Official data released last week revealed that consumer prices rose by 0.7 percent year-on-year in April, although this rise was below expectations.
The European Commission said it expects the euro zone economy to grow by 1.2 percent in 2014, as the recovery takes hold. But it cut its growth forecasts for the region for 2015, from 1.8 percent to 1.7 percent.
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The European Union as a whole is expected to grow 1.6 percent this year, up from the previous forecast of 1.5 percent. In 2015, the Commission expects the 28-nation bloc to grow by 2.0 percent.
"The recovery has now taken hold. Deficits have declined, investment is rebounding and, importantly, the employment situation has started improving. Continued reform efforts by Member States and the EU itself are paying off," Commission Vice President Siim Kallas said in a statement.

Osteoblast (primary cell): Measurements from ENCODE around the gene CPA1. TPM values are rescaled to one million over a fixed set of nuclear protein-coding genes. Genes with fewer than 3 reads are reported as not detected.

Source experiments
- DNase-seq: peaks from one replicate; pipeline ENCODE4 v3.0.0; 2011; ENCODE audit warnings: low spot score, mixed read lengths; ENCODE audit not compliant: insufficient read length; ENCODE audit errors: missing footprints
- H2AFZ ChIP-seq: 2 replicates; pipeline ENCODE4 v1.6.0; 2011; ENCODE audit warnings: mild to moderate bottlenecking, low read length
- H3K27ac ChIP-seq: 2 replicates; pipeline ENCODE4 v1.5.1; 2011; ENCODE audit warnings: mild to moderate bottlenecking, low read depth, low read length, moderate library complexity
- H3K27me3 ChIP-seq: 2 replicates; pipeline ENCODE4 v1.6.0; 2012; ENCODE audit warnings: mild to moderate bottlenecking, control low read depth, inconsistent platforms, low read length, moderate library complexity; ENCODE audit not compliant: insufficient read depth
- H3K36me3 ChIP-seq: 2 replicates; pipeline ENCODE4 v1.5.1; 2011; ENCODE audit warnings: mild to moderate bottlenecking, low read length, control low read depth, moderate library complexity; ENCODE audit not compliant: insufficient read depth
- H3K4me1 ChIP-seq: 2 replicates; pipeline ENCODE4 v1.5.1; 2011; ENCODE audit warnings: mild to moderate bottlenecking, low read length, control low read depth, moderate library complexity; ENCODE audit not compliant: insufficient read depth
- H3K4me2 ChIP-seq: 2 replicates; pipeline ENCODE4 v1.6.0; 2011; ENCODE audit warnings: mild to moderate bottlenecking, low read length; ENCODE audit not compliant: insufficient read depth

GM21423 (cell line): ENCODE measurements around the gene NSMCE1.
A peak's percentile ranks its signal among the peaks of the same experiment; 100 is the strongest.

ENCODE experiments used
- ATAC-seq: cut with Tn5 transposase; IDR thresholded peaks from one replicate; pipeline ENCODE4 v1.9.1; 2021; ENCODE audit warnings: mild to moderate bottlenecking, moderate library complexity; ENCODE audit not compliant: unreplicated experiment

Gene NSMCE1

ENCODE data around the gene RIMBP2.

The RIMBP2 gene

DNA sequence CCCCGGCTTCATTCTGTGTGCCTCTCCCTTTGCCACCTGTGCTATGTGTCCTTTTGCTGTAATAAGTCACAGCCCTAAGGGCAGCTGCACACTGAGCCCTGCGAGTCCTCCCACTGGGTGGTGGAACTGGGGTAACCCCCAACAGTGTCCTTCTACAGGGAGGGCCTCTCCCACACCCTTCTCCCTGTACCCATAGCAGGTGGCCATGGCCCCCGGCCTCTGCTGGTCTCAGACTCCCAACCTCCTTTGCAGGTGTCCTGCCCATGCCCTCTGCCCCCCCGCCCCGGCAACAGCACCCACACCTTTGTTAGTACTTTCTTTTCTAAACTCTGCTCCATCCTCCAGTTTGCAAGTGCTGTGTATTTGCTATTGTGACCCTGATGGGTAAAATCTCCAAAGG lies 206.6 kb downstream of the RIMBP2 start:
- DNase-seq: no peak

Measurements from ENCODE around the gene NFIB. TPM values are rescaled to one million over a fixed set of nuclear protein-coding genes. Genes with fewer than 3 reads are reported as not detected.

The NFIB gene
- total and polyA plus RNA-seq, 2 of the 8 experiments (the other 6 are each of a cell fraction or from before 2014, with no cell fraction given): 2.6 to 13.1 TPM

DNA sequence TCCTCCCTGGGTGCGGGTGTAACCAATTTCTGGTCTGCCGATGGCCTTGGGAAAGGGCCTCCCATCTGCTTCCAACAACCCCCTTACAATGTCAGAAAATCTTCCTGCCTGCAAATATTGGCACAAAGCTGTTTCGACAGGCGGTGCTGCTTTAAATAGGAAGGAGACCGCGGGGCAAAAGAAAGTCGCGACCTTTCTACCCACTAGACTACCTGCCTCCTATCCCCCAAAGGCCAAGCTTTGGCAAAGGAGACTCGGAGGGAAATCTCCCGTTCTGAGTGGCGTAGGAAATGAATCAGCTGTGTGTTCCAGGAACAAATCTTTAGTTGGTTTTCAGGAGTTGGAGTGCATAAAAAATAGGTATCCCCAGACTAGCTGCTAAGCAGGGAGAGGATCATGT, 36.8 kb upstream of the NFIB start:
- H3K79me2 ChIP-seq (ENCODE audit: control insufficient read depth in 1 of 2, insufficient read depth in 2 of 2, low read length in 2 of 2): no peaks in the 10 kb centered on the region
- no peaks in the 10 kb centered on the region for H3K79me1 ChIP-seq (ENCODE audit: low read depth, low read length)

Some of the countries worst hit by the euro zone debt crisis are also expected to see a turnaround in their economic fortunes.
Greece and Spain's economies will expand by 0.6 percent and 1.1 percent respectively in 2014 after contracting last year, the Commission said. While Portugal's gross domestic product (GDP) will hit 1.2 percent this year as it, too, returns to growth.
The Commission also upgraded the U.K.'s outlook for 2014 and 2015, with GDP forecast to come in at 2.7 percent next year, outstripping Germany's expected 1.8 percent growth.
Unemployment to fall
The euro zone's joblessness crisis is also seen improving - albeit very gradually - with the rate of unemployment expected to fall from 12 percent last year to 11.4 percent in 2015.
While Greece and Spain - both of which are struggling with a crippling number of people out of work - are expected to see their jobless rates fall to 24 percent next year.
But analysts have struck a note of caution over their outlook for the euro zone economy.
"I think the foundations are really the key because there still is reform that has to be done, there still are some long-term budget issues," John Silvia, chief economist at Wells Fargo Securities told CNBC in a TV interview.